2012 Hofgut Falkenstein Niedermenniger Herrenberg Feinherb Mosel ($20, 10.5%): If dry Saar Riesling sounds too trippy, this is a perfect example of feinherb’s charms – frothy and salty and showing a subtle nectary sweetness. Fuji apple, rose hip, talc and a lime-leaf exoticism, plus that remarkable Saar mineral bite. (Importer: Lars Carlberg Selections/USA Wine West)
2011 Peter Lauer Barrel X Saar Riesling ($19, 11%): Lauer wines are still rare on the West Coast, but keep an eye out for the forthcoming 2012. The Barrel X is as friendly a wine as you’ll find from the Saar; this vintage exudes jackfruit and strawberry flavors, and a sappiness to the texture that reflects deft work with that hint of remaining sugar. (Importer: Vom Boden/T. Elenteny Imports)
2012 A.J. Adam Dhroner Mosel Riesling ($28, 12% alcohol): Andreas Adam leaves about 12 g/l sugar in this village wine, which shows itself more as a fullness of texture (also aided by aging in cask). The style veers between austere and juicy, with a rush of yellow plum and tangerine fruit. (Importer: Terry Theise/Michael Skurnik Wines)
2012 Von Schubert Maximin Grunhauser Mosel Riesling Feinherb ($24, 11%): Carl von Schubert’s Grunhauser property, by the Ruwer tributary of the Mosel, has made iconic sweet wines for centuries. But the forthcoming release of its feinherb estate wine is both approachable and intense – chive, sweet lime, austere honeydew skin and citrus pith, and a hint of nectary sweetness for perfect balance. A beautiful example of feinherb. (Importer: Loosen Bros.)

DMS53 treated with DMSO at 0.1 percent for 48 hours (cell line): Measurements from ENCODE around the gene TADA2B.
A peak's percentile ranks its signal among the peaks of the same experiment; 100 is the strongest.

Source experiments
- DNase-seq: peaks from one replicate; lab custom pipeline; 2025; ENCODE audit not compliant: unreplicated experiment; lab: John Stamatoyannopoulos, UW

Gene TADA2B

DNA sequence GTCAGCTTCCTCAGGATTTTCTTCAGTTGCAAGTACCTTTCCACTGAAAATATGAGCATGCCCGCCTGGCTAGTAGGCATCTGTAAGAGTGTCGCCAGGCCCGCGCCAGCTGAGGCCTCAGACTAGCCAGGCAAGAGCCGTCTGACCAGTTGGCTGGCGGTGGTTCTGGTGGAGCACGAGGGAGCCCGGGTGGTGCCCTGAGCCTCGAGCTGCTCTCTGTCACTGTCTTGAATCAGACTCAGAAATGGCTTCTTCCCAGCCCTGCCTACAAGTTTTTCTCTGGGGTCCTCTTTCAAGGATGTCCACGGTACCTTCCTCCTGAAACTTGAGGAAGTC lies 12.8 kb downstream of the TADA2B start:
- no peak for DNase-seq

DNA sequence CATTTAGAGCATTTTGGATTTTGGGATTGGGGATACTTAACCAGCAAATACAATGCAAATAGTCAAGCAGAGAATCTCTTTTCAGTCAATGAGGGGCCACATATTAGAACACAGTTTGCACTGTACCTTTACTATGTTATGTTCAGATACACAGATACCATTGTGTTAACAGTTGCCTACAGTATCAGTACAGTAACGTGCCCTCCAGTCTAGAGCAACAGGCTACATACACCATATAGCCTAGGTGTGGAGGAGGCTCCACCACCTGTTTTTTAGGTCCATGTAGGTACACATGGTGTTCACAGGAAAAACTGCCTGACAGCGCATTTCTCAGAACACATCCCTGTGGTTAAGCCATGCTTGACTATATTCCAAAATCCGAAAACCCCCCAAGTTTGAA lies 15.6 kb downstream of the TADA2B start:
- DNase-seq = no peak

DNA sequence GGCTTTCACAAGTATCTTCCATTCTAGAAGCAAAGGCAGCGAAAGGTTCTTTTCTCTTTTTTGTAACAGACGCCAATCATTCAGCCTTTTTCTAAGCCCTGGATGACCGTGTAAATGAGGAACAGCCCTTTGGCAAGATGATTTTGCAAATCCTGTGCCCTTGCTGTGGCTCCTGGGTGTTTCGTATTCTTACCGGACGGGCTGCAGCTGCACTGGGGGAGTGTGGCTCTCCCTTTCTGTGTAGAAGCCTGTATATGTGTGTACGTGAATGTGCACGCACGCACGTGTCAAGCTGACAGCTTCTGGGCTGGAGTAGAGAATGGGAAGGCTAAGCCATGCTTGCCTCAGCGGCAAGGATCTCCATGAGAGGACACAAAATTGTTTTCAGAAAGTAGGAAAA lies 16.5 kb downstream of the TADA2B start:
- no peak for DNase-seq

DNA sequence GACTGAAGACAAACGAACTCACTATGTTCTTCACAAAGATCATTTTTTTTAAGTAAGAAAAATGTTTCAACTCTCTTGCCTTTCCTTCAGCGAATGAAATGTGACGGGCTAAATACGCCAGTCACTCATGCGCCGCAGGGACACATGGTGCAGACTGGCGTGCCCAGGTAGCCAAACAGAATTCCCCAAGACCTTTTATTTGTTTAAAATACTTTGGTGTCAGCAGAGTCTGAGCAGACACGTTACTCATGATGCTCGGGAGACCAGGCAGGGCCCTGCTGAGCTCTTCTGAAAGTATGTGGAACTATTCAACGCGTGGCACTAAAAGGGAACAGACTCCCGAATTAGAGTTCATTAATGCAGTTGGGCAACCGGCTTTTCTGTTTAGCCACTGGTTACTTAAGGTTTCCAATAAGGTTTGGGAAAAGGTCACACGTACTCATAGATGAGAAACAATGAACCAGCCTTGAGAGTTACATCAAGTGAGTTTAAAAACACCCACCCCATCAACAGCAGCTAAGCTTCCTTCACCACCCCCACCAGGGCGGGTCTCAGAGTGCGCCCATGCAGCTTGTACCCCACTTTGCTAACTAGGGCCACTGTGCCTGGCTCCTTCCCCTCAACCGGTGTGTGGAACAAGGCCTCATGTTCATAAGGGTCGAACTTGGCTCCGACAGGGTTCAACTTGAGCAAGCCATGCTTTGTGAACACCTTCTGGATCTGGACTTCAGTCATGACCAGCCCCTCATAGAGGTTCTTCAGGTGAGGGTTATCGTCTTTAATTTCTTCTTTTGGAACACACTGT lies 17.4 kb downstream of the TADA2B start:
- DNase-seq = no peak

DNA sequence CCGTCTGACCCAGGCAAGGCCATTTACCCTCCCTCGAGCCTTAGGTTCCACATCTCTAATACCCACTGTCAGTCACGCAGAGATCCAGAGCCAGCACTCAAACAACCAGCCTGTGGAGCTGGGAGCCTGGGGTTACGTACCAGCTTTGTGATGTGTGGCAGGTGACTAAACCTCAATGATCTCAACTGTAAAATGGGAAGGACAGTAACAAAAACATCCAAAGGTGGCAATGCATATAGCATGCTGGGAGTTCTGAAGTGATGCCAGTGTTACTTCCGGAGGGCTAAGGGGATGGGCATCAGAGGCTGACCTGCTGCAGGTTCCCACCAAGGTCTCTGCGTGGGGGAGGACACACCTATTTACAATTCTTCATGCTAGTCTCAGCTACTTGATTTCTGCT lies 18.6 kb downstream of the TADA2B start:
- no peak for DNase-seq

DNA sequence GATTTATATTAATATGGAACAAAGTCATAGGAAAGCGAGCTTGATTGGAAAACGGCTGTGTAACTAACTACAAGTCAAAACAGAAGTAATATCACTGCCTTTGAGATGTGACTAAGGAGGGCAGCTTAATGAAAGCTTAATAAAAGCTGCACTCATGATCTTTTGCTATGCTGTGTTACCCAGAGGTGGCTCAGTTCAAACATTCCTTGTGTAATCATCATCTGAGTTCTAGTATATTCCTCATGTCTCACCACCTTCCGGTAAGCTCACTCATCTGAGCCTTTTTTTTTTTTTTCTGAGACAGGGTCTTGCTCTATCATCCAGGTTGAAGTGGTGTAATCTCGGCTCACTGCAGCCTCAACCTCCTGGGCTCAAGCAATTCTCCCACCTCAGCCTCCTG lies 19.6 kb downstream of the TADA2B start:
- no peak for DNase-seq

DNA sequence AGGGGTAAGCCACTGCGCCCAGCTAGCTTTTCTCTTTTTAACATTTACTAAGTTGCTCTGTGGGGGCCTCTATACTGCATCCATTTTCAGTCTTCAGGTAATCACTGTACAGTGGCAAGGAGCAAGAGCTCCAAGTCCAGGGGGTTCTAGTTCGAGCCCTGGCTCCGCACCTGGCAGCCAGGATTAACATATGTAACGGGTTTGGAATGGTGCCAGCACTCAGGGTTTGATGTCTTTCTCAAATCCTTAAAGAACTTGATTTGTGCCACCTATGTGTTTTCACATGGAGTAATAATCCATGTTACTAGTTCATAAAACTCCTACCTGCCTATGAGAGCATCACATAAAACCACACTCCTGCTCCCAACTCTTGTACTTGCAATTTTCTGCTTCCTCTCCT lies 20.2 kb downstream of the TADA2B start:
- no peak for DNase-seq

2012 Okonomierat Rebholz Dry Pfalz Riesling ($19, 12.5%): The Pfalz is a stronghold for dry Riesling, and Hans-Jörg Rebholz one of its major proponents. But there’s surprising weight and richness here, thanks in part to the great 2012 vintage – sweet melon to balance the nutmeg spice, celery and peach. (Importer: Rudi Wiest/Cellars Intl.)
2011 Immich-Batterieberg C.A.I. Mosel Riesling Kabinett ($22, 11.5%): The label would hint at its being sweet, but this is Germany’s new dryish side in a nutshell, from Gernot Kollmann’s revival of a historic Mosel site. The dense flavors burst, with tons of nectarine and key lime, lavender, and a sense of sharp-eyed Mosel minerality that’s vibrant without being stark. Keep an eye for the 2012, appearing soon. (Importer: Louis/Dressner Selections)